• 1 1/2 pounds large russet potatoes (about 2 large)
  • 1/4 cup thinly sliced smoked salmon (2 oz.), plus a small amount for garnish
  • 1 tablespoon grated lemon peel
  • 3/4 cup sour cream
  • 1/2 teaspoon salt
  • Pinch black pepper
  • Small parsley leaves

In a large saucepan, bring unpeeled potatoes and enough cold water to cover to a boil over high heat. Reduce heat, cover and simmer potatoes until just cooked, about 25 minutes.

Drain potatoes, let cool and then refrigerate for at least 1 hour, until cold.

Meanwhile, pulse smoked salmon and lemon peel in a food processor, scraping down bowl.

Add sour cream and process until combined.

Refrigerate, covered, until ready to serve.

Preheat oven to 425°F. Lightly grease 32 mini-muffin-tin cups. Peel and coarsely grate potatoes.

Gently toss potatoes with salt and pepper in a bowl. Place about 1 heaping Tbsp. potato mixture into each muffin cup

and press against bottom and up sides (I used the top of a cocktail shaker to form the mixture into the bottom of the tins), allowing some mixture to extend above rim. (Do not spread mixture too thin or holes will form while baking.)

Bake potato nests until edges are dark golden, about 20 minutes. The original recipe recommended baking them longer. And although my oven is pretty true to recipe timing, I found my nest to appear a little overdone. They didn't taste bad, but they looked a little dark so I decreased the cooking time in this recipe to 20 minutes.

Cool nests in pans for 10 minutes. (Nests may be made up to 4 hours ahead, and I even made mine the night before and stored in an air tight container until the next day.)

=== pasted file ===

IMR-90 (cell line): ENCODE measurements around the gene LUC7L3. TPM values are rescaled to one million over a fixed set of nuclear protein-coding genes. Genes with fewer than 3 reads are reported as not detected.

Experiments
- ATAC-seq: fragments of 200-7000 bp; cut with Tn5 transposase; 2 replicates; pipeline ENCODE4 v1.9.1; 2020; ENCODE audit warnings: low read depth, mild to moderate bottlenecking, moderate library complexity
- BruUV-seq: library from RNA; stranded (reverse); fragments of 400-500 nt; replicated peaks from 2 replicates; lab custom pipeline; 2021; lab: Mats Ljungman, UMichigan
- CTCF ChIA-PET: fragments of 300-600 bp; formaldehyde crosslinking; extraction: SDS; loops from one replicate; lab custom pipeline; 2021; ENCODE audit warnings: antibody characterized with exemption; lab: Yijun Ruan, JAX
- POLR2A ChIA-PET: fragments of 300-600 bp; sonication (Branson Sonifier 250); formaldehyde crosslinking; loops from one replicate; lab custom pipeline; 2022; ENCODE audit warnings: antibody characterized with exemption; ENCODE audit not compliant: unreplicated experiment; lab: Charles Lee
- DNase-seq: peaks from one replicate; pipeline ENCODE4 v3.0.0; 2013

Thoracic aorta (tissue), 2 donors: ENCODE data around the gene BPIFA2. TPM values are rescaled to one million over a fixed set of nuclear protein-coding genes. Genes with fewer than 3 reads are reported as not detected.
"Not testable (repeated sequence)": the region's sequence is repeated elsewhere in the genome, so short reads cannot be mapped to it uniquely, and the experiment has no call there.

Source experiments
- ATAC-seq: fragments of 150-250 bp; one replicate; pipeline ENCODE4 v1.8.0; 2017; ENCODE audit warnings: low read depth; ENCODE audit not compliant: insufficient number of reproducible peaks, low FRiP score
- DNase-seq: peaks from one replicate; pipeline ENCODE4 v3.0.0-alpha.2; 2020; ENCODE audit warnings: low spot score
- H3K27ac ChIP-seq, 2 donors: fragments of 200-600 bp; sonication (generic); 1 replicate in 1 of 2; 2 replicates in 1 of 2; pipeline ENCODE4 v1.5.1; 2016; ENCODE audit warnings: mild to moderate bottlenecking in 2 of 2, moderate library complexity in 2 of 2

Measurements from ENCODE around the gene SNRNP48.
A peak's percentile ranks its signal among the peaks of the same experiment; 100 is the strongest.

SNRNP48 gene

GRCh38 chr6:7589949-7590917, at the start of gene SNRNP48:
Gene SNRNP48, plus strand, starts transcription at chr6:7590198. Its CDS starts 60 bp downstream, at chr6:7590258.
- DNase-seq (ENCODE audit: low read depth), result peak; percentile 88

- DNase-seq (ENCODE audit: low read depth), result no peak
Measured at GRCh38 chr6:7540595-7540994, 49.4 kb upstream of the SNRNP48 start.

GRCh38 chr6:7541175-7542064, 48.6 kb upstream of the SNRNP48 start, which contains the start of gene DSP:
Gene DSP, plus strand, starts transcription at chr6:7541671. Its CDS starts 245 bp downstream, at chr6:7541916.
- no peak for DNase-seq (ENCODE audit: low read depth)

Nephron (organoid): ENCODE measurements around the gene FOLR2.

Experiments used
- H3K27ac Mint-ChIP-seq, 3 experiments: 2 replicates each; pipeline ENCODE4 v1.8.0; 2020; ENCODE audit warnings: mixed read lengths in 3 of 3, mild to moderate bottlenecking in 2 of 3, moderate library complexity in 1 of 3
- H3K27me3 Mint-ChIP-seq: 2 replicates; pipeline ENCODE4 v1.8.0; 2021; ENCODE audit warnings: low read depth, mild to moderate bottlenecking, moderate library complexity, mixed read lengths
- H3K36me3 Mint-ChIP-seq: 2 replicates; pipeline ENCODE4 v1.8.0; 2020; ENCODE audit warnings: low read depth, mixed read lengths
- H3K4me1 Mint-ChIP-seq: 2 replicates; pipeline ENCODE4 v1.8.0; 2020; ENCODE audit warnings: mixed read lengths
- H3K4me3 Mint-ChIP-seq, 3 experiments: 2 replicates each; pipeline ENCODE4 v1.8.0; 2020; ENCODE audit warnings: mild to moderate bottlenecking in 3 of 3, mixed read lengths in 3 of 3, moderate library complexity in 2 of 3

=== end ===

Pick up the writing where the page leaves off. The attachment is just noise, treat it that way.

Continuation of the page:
Preheat oven to 375°F. Place potato nests on a clean, large baking sheet and bake until heated through and crisp, 6 to 8 minutes. Transfer potato nests to a platter. Using a small spoon, dollop about 1 tsp. sour cream mixture into each potato nest

and top each with a tiny strip of smoked salmon and a parsley leaf. Serve right away.

Tuesday, May 5, 2009

Remembering Rodents

Anytime I see a chocolate chip cookie it brings to mind my favorite childhood book, If You Give a Mouse a Cookie by Laura Joffe Numeroff. I can remember asking my older siblings and my mom to read this book to me over and over again. The book outlines a string of events kicked off my feeding a mouse a chocolate chip cookie and I recall finding it very funny. It teaches cause and effect relationships and the illustrations are very entertaining. It is really cute and quirky and I highly recommend it to anyone with small children.

Ultimate Chocolate Chip Cookies
Adapted from Southern Living April 2005


Makes about 5 dozen

  • 3/4 cup butter, softened
  • 3/4 cup granulated sugar
  • 3/4 cup firmly packed dark brown sugar
  • 2 large eggs
  • 1 1/2 teaspoons Mexican vanilla extract
  • 2 1/4 cups plus 2 tablespoons all-purpose flour
  • 1 teaspoon baking soda
  • 3/4 teaspoon salt
  • 1 (12-ounce) package Ghirardelli semisweet chocolate morsels

Beat butter with white sugar at medium speed with an electric mixer until blended then add brown sugar

and beat with an electric mixer until creamy. Add eggs and vanilla,

beating until blended.

Combine flour, soda, and salt in a small bowl; gradually add to butter mixture, beating well. Stir in morsels.

Drop by tablespoonfuls onto lightly greased baking sheets.

Bake at 350° for 8 to 14 minutes (I baked them 12 minutes) or until desired degree of doneness. They will harden after removing from oven so don't bake too long. Remove to wire racks to cool completely. Store in an air tight container for up to a week.

Saturday, May 2, 2009

Paralysis Pear